GDC 2015 Recap: The Rise of Women in eSports

League of Legends

Last week was the annual Games Developer Conference. GDC consists of various talks from all walks of life in game development including programming and art, and for the first time, it included a track on eSports. I nearly jumped out of my skin when I heard there would be an eSports track and made sure to clear my GDC schedule to spend most of the day at the Summit. I was extremely pleased to see that, amidst the talks about League of Legends design and game balancing, the Summit also included a talk titled “Growing the Participation of Women in eSports,” moderated by Lil Chen, a semi-retired Super Smash Bros. Melee player. The rest of the panel included Rachel “Seltzer” Quirico, an eSports host and Frag Doll; Heather “SapphiRe” Mumm, a competitive CSGO player and Managing Editor and journalist at ESEA; and Kim Phan, Senior Manager of eSports at Blizzard.

The panelists touched on many issues facing the lack of women in eSports, issues that are present in all aspects of gaming, but seem to be hyper displayed in the traditionally masculine world of sports. All the panelists touched on being the “token” female player in games, and that there’s a lot of pressure to live up to expectations; that, if you lose, you’re not only letting down your team, but you’re letting down women, too.

“This is what I always experience as a female player—not only do I have to play amazingly, I have to care about how I look, I have to make sure I’m friendly enough but not too friendly, all these little factors weigh in and they stop me from the best competitive player I can be,” said Rachel Quirico. Heather Mumm brought up the depressing reality that if her team lost in a competition, the loss was blamed on her for being a woman, but if her team won, it was only because the rest of her team carried her.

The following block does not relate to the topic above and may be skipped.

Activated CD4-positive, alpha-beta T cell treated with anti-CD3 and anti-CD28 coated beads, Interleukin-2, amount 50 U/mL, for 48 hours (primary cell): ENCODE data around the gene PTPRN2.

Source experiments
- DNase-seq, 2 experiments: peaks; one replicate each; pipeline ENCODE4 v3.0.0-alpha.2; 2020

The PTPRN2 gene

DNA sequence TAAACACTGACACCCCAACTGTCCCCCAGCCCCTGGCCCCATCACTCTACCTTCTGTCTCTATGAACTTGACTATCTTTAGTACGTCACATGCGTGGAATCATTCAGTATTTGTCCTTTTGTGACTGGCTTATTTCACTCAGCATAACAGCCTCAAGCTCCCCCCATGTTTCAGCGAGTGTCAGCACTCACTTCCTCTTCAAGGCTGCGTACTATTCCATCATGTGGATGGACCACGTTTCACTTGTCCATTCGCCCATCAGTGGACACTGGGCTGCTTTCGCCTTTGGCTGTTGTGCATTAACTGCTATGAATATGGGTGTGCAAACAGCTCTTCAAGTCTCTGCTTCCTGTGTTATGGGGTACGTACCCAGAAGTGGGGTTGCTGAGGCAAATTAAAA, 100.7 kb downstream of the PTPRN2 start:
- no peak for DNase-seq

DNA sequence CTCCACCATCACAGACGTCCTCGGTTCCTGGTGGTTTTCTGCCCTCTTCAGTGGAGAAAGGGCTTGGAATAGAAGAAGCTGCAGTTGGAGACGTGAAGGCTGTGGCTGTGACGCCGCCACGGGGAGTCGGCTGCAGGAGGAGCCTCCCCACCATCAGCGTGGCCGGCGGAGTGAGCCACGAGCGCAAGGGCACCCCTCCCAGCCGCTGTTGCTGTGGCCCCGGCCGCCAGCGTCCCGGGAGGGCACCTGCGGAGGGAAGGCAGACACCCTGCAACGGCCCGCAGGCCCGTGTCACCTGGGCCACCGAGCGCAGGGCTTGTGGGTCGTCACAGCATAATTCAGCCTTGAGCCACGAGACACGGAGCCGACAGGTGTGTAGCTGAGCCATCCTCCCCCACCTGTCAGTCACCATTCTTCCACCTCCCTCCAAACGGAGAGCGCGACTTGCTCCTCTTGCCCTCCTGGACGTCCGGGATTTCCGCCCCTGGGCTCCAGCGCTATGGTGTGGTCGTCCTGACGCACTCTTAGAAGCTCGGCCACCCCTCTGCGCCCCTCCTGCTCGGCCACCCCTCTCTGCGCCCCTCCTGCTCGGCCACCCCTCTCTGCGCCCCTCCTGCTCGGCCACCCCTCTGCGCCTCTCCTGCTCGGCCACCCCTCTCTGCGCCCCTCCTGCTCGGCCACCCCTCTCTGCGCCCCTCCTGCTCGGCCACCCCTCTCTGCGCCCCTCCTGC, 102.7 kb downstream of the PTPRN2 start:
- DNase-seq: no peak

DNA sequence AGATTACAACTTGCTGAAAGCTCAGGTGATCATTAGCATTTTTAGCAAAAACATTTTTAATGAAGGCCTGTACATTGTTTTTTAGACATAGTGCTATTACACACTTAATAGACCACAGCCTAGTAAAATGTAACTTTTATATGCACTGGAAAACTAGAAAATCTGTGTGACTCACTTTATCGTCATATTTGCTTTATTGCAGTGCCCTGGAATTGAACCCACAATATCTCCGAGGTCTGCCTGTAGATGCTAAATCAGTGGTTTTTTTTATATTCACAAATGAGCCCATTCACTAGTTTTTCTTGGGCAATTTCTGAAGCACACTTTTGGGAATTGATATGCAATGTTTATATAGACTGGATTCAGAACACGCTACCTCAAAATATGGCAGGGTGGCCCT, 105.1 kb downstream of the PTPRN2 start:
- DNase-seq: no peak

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‘Elegy of a Dead World’ & The Joy of Casual Gaming

Elegy of a Dead World

My husband and I go grocery shopping together. I know it’s a painful process for him—he absolutely hates the grocery store, but I do the cooking and he has to do the heavy lifting with the grocery bags. But sometimes it’s painful for him in a different way—he has to deal with his wandering wife. I don’t mean wandering as in cheating. I mean wandering as in casual, random, eyes-wide, full body movement away from the situation at hand. He turns around out of the blue and the cart is standing before him, but I’m nowhere to be seen. He’ll find me in a random aisle down, reading some new box of Hamburger Helper or a beef jerky product on an endcap I’ve never seen before.

I’m always touching things. I’m always breaking things. I’m always hitting buttons when I’m not supposed to. I’m always wandering. People try to get around the cart. I run into people because I’m not paying attention. It’s even worse in Target, so we won’t even go there. That’s painful. So what does this have to do with gaming?

I love gaming. I’ve played video games since my brother—5 years older than me—got an Atari in the ’80s for Christmas. Since then, I’ve gone through the Nintendos, Segas, PlayStations, and even computer games. As I grew up, I found that I became less and less talented at video games just as the side-scroller gave way to first-person shooters and strategy games. I found myself having to be selective about games—choosing ones I thought I would be able to play with little skill or attention span.

So, I stopped gaming and just forgot about it.

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Why the Backlash for ‘Dragon Age: Inquisition?’

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I am aware this game came out months ago. As it stands, Dragon Age: Inquisition currently holds an aggregated score of 85 on Metacritic from critics and a user score of 5.8/10. Why is this? In order to explain the strange discrepancy, I will have to take you back to December 2011 when Bioware stated that they were “checking [Skyrim] out aggressively” in order to inform their ideas for the next Dragon Age game. For some, that marked the beginning of the end.